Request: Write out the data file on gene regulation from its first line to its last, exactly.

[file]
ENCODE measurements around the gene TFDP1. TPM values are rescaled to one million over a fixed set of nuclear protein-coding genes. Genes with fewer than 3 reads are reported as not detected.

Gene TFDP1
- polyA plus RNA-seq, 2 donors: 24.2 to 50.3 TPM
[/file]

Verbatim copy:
ENCODE measurements around the gene TFDP1. TPM values are rescaled to one million over a fixed set of nuclear protein-coding genes. Genes with fewer than 3 reads are reported as not detected.

Gene TFDP1
- polyA plus RNA-seq, 2 donors: 24.2 to 50.3 TPM